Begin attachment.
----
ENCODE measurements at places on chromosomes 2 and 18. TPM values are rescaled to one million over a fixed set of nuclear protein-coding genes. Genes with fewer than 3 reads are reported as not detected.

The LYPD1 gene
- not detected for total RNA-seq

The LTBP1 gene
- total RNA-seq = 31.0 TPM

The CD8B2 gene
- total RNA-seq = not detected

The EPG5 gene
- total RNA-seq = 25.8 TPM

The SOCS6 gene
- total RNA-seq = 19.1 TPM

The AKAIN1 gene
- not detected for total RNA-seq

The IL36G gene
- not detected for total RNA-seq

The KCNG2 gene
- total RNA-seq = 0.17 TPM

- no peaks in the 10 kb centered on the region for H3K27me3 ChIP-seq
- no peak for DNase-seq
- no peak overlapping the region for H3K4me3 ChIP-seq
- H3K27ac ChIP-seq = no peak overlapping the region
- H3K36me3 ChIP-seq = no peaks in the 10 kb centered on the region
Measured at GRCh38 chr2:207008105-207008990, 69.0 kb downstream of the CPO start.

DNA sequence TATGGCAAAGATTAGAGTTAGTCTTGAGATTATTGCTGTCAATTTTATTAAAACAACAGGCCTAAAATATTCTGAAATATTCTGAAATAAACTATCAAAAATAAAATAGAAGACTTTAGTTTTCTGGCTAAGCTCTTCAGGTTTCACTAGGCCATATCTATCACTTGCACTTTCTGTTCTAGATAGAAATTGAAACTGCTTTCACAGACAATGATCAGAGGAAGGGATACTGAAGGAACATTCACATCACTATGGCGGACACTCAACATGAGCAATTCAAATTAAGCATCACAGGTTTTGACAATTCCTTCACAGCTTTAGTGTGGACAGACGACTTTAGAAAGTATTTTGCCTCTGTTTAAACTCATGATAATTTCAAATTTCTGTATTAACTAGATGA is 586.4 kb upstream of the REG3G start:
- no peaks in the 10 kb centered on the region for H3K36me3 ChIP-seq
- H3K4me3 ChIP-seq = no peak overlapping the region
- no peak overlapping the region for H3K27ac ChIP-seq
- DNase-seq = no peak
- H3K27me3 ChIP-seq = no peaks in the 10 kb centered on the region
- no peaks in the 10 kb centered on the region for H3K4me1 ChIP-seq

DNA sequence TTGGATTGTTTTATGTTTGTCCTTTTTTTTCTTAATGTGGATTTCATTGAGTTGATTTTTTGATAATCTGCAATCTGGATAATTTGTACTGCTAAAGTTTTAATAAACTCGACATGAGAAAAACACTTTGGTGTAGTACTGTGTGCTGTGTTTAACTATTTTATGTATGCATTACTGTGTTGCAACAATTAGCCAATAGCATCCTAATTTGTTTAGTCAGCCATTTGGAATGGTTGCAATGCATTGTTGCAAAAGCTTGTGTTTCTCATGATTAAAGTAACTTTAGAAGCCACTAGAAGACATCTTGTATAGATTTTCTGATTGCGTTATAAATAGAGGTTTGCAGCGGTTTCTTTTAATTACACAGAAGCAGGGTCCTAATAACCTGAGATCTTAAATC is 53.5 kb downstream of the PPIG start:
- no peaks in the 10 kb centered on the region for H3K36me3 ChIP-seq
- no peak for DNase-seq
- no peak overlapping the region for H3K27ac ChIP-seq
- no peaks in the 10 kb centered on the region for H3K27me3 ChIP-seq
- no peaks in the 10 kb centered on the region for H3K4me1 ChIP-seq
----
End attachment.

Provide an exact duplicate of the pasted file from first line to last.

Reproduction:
ENCODE measurements at places on chromosomes 2 and 18. TPM values are rescaled to one million over a fixed set of nuclear protein-coding genes. Genes with fewer than 3 reads are reported as not detected.

The LYPD1 gene
- not detected for total RNA-seq

The LTBP1 gene
- total RNA-seq = 31.0 TPM

The CD8B2 gene
- total RNA-seq = not detected

The EPG5 gene
- total RNA-seq = 25.8 TPM

The SOCS6 gene
- total RNA-seq = 19.1 TPM

The AKAIN1 gene
- not detected for total RNA-seq

The IL36G gene
- not detected for total RNA-seq

The KCNG2 gene
- total RNA-seq = 0.17 TPM

- no peaks in the 10 kb centered on the region for H3K27me3 ChIP-seq
- no peak for DNase-seq
- no peak overlapping the region for H3K4me3 ChIP-seq
- H3K27ac ChIP-seq = no peak overlapping the region
- H3K36me3 ChIP-seq = no peaks in the 10 kb centered on the region
Measured at GRCh38 chr2:207008105-207008990, 69.0 kb downstream of the CPO start.

DNA sequence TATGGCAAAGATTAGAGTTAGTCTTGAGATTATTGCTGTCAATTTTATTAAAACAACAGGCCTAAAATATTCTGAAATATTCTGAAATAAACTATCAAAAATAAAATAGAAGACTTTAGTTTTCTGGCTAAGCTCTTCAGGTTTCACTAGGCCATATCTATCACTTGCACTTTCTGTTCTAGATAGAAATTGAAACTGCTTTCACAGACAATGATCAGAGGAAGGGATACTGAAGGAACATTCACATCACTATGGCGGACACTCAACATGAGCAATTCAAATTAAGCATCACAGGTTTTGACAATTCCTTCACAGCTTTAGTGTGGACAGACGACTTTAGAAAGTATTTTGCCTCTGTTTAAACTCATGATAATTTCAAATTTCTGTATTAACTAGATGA is 586.4 kb upstream of the REG3G start:
- no peaks in the 10 kb centered on the region for H3K36me3 ChIP-seq
- H3K4me3 ChIP-seq = no peak overlapping the region
- no peak overlapping the region for H3K27ac ChIP-seq
- DNase-seq = no peak
- H3K27me3 ChIP-seq = no peaks in the 10 kb centered on the region
- no peaks in the 10 kb centered on the region for H3K4me1 ChIP-seq

DNA sequence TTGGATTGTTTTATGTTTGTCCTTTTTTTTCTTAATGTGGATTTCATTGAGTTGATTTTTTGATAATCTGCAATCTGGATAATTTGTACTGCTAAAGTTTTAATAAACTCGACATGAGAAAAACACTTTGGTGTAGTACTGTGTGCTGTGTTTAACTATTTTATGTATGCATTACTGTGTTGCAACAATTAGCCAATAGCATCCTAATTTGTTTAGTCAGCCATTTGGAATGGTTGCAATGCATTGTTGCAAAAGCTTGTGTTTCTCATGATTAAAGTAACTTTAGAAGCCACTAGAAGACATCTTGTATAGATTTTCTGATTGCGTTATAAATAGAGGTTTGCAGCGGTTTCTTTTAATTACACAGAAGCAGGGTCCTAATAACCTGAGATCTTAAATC is 53.5 kb downstream of the PPIG start:
- no peaks in the 10 kb centered on the region for H3K36me3 ChIP-seq
- no peak for DNase-seq
- no peak overlapping the region for H3K27ac ChIP-seq
- no peaks in the 10 kb centered on the region for H3K27me3 ChIP-seq
- no peaks in the 10 kb centered on the region for H3K4me1 ChIP-seq